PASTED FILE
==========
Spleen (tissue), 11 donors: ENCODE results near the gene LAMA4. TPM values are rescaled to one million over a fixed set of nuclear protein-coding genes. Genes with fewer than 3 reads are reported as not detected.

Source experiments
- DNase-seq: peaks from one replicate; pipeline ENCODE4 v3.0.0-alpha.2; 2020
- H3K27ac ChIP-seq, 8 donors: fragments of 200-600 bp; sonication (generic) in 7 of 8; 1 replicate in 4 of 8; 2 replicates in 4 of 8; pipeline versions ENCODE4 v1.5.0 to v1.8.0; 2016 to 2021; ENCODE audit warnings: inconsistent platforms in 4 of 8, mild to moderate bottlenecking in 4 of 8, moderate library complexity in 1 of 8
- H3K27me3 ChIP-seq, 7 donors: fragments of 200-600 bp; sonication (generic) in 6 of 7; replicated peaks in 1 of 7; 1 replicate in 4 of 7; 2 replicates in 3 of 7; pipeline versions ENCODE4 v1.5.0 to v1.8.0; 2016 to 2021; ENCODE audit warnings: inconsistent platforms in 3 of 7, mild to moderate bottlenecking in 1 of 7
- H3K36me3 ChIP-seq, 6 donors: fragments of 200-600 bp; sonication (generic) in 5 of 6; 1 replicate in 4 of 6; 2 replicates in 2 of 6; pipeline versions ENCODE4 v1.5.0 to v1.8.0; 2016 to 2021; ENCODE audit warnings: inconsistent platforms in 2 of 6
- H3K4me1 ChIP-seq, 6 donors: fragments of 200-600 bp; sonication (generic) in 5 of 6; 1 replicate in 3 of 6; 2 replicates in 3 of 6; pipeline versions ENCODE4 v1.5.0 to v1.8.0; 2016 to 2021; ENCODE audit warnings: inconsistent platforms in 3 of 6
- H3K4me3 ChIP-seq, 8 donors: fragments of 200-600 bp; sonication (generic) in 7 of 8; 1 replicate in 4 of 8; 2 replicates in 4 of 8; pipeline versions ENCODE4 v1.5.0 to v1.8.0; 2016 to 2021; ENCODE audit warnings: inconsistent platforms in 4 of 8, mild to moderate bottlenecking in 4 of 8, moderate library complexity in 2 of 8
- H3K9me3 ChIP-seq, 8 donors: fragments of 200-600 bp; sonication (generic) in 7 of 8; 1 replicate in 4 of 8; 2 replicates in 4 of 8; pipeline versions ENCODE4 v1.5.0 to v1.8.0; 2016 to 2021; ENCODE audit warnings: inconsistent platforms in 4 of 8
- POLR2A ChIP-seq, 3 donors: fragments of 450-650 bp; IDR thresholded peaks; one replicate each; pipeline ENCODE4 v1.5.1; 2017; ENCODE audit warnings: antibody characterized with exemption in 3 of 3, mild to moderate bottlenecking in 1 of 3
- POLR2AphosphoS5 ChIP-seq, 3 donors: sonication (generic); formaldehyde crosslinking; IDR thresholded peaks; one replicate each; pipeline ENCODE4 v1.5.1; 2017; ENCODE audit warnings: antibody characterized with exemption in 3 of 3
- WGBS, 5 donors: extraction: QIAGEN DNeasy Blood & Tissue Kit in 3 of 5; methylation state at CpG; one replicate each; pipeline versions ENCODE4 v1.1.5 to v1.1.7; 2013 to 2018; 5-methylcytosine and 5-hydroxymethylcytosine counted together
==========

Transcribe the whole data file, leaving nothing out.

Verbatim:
Spleen (tissue), 11 donors: ENCODE results near the gene LAMA4. TPM values are rescaled to one million over a fixed set of nuclear protein-coding genes. Genes with fewer than 3 reads are reported as not detected.

Source experiments
- DNase-seq: peaks from one replicate; pipeline ENCODE4 v3.0.0-alpha.2; 2020
- H3K27ac ChIP-seq, 8 donors: fragments of 200-600 bp; sonication (generic) in 7 of 8; 1 replicate in 4 of 8; 2 replicates in 4 of 8; pipeline versions ENCODE4 v1.5.0 to v1.8.0; 2016 to 2021; ENCODE audit warnings: inconsistent platforms in 4 of 8, mild to moderate bottlenecking in 4 of 8, moderate library complexity in 1 of 8
- H3K27me3 ChIP-seq, 7 donors: fragments of 200-600 bp; sonication (generic) in 6 of 7; replicated peaks in 1 of 7; 1 replicate in 4 of 7; 2 replicates in 3 of 7; pipeline versions ENCODE4 v1.5.0 to v1.8.0; 2016 to 2021; ENCODE audit warnings: inconsistent platforms in 3 of 7, mild to moderate bottlenecking in 1 of 7
- H3K36me3 ChIP-seq, 6 donors: fragments of 200-600 bp; sonication (generic) in 5 of 6; 1 replicate in 4 of 6; 2 replicates in 2 of 6; pipeline versions ENCODE4 v1.5.0 to v1.8.0; 2016 to 2021; ENCODE audit warnings: inconsistent platforms in 2 of 6
- H3K4me1 ChIP-seq, 6 donors: fragments of 200-600 bp; sonication (generic) in 5 of 6; 1 replicate in 3 of 6; 2 replicates in 3 of 6; pipeline versions ENCODE4 v1.5.0 to v1.8.0; 2016 to 2021; ENCODE audit warnings: inconsistent platforms in 3 of 6
- H3K4me3 ChIP-seq, 8 donors: fragments of 200-600 bp; sonication (generic) in 7 of 8; 1 replicate in 4 of 8; 2 replicates in 4 of 8; pipeline versions ENCODE4 v1.5.0 to v1.8.0; 2016 to 2021; ENCODE audit warnings: inconsistent platforms in 4 of 8, mild to moderate bottlenecking in 4 of 8, moderate library complexity in 2 of 8
- H3K9me3 ChIP-seq, 8 donors: fragments of 200-600 bp; sonication (generic) in 7 of 8; 1 replicate in 4 of 8; 2 replicates in 4 of 8; pipeline versions ENCODE4 v1.5.0 to v1.8.0; 2016 to 2021; ENCODE audit warnings: inconsistent platforms in 4 of 8
- POLR2A ChIP-seq, 3 donors: fragments of 450-650 bp; IDR thresholded peaks; one replicate each; pipeline ENCODE4 v1.5.1; 2017; ENCODE audit warnings: antibody characterized with exemption in 3 of 3, mild to moderate bottlenecking in 1 of 3
- POLR2AphosphoS5 ChIP-seq, 3 donors: sonication (generic); formaldehyde crosslinking; IDR thresholded peaks; one replicate each; pipeline ENCODE4 v1.5.1; 2017; ENCODE audit warnings: antibody characterized with exemption in 3 of 3
- WGBS, 5 donors: extraction: QIAGEN DNeasy Blood & Tissue Kit in 3 of 5; methylation state at CpG; one replicate each; pipeline versions ENCODE4 v1.1.5 to v1.1.7; 2013 to 2018; 5-methylcytosine and 5-hydroxymethylcytosine counted together